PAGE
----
Honeywell International Inc (NYSE: HON) – A stock guide/review

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by Anonymous


Good morning/evening everyone. This is the last stock review for the first poll that closed out last week. The current poll just closed and it looks like AT&T took it. So that will be next.


Sector: Industrials

Honeywell operates as a diversified technology and manufacturing company worldwide. It breaks itself down into the following segments:

  • Aerospace segment:

Offers auxiliary power units, propulsion engines, integrated avionics, environmental control and electric power systems, engine controls, flight safety, communications, navigation hardware, data and software applications, radar and surveillance systems, aircraft lighting, advanced systems and instruments, satellite and space components, and aircraft wheels and brakes; spare parts; repair, overhaul, and maintenance services; thermal systems; and connected solutions and data services for the aftermarket, as well as wireless connectivity, and management and technical services.

  • Building Technologies segment:

offers advanced software applications for building control and optimization; sensors, switches, control systems and instruments for energy management; access control; video surveillance; fire products; remote patient monitoring systems; e-cooling heat transfer agents; and installation, maintenance, and upgrades of systems.

  • Performance Materials and Technologies segment:

offers automation control, instrumentation, and advanced software and related services; catalysts and adsorbents, equipment, and consulting; and materials used to manufacture end products, such as bullet-resistant armor, nylon, computer chips, and pharmaceutical packaging, as well as Honeywell forge connected solutions.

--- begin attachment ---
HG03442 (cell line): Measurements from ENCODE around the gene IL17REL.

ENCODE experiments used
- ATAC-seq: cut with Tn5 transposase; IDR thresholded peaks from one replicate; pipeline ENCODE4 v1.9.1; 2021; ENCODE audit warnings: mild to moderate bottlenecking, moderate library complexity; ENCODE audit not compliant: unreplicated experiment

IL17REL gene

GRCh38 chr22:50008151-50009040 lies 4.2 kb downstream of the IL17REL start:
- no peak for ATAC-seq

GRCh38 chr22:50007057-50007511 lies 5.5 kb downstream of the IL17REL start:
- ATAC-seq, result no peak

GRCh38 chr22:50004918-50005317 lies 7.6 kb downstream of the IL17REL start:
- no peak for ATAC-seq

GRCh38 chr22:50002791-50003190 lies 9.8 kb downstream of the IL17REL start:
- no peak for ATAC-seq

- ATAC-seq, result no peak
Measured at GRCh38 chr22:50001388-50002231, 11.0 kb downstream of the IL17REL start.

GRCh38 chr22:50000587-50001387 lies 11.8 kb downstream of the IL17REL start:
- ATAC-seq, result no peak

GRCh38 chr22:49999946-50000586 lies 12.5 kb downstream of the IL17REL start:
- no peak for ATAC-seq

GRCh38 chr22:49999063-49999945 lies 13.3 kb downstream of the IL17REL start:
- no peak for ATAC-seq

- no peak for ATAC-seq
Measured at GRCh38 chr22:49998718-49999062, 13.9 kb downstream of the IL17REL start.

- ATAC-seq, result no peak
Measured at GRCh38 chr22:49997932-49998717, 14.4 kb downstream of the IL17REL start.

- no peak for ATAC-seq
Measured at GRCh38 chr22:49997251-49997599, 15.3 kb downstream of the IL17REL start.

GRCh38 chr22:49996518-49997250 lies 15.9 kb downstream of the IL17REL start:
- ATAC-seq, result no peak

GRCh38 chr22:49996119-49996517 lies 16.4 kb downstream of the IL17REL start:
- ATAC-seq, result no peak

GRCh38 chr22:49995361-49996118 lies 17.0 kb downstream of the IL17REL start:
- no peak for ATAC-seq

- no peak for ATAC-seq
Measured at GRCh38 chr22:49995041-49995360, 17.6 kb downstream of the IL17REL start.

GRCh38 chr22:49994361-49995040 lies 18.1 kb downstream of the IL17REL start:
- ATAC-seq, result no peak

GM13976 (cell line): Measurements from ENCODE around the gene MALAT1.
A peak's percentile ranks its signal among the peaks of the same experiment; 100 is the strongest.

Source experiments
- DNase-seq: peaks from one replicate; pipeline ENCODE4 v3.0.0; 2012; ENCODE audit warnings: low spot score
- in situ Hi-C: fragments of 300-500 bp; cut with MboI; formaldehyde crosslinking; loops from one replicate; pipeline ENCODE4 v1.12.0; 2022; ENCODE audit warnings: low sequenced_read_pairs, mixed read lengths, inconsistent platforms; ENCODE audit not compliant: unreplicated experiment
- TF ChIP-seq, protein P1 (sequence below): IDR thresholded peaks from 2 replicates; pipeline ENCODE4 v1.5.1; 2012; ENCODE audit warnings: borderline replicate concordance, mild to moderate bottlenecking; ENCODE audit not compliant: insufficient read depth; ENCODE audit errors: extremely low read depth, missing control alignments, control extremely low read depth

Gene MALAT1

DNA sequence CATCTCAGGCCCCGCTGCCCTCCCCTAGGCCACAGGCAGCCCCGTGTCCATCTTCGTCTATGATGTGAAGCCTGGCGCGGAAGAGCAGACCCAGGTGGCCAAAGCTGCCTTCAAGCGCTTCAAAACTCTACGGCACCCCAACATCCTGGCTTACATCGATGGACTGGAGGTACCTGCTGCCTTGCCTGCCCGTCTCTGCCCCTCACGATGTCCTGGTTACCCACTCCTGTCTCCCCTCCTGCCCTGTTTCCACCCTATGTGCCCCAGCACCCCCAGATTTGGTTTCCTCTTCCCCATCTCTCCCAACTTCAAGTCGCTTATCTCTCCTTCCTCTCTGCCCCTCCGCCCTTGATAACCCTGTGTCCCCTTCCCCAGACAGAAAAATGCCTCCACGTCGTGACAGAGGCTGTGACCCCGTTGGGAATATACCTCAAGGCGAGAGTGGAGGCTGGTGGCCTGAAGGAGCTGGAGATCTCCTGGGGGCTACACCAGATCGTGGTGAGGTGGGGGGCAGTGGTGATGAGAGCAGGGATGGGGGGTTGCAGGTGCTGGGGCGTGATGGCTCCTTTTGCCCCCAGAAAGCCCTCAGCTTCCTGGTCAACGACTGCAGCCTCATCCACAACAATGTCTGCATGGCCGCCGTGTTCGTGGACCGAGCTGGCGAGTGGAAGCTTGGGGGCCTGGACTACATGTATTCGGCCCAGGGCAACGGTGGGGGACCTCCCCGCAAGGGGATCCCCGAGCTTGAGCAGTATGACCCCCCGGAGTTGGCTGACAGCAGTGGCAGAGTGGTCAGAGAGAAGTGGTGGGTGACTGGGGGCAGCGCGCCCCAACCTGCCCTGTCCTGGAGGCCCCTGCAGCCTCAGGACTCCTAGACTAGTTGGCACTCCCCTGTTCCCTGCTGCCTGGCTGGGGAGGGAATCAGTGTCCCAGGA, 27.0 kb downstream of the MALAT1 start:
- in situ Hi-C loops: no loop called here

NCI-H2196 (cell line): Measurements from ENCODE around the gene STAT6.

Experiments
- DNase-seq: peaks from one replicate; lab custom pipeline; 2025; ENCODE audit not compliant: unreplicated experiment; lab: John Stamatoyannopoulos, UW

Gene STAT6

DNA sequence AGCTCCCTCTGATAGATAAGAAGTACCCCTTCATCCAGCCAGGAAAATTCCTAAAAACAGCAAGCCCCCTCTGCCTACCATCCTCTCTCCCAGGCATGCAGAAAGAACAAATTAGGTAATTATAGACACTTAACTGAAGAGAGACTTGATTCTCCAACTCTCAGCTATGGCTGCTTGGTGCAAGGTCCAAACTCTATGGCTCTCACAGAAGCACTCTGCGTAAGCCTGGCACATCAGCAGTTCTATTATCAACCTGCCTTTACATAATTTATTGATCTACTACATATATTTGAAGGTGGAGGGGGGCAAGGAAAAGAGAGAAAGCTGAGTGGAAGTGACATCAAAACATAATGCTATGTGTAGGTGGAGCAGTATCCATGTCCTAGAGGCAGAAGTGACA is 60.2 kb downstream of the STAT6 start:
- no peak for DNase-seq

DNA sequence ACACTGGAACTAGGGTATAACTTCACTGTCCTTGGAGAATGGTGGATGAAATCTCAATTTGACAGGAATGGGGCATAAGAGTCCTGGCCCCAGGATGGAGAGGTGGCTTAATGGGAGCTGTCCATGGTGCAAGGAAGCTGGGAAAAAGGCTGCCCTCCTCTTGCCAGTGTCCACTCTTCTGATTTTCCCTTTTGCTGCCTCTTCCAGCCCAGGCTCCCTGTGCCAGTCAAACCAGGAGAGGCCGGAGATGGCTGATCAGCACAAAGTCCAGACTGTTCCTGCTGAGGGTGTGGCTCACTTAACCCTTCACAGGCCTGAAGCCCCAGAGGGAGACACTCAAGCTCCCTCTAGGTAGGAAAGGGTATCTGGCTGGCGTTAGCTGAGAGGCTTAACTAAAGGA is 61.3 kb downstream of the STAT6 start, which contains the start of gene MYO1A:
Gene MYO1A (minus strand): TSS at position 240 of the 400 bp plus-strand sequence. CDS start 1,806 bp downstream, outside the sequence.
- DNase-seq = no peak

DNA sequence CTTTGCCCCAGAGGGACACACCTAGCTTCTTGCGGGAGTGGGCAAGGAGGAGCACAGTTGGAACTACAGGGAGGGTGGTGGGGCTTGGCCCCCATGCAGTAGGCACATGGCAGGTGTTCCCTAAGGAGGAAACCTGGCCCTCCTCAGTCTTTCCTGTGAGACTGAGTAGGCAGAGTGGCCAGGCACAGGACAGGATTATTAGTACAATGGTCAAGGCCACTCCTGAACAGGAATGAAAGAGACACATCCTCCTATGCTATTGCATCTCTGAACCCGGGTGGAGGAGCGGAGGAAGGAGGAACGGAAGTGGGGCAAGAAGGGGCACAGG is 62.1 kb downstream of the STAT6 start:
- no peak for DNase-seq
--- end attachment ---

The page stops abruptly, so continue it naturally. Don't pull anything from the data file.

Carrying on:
• Safety and Productivity Solutions segment:

provides personal protection equipment, apparel, gear, and footwear; gas detection technology; and cloud-based notification and emergency messaging; and mobile devices and software; supply chain and warehouse automation equipment, and software and solutions; custom-engineered sensors, switches, and controls; and software-based data and asset management productivity solutions.


– Strong record of successful products and brand innovation.

– Automation of activities has enabled the company to scale up/down production based on the demand conditions in the market.

– Strong Free Cash Flow.

– Decent Returns on Capital Expenditure and mergers + acquisitions.


– Honeywell International needs to put more money in technology investments to maintain relevancy and innovation edge.

– The company has lost market share in many categories listed above due to strong competition and companies undercutting prices.

– Investment in R&D is below the fastest growing players in the industry.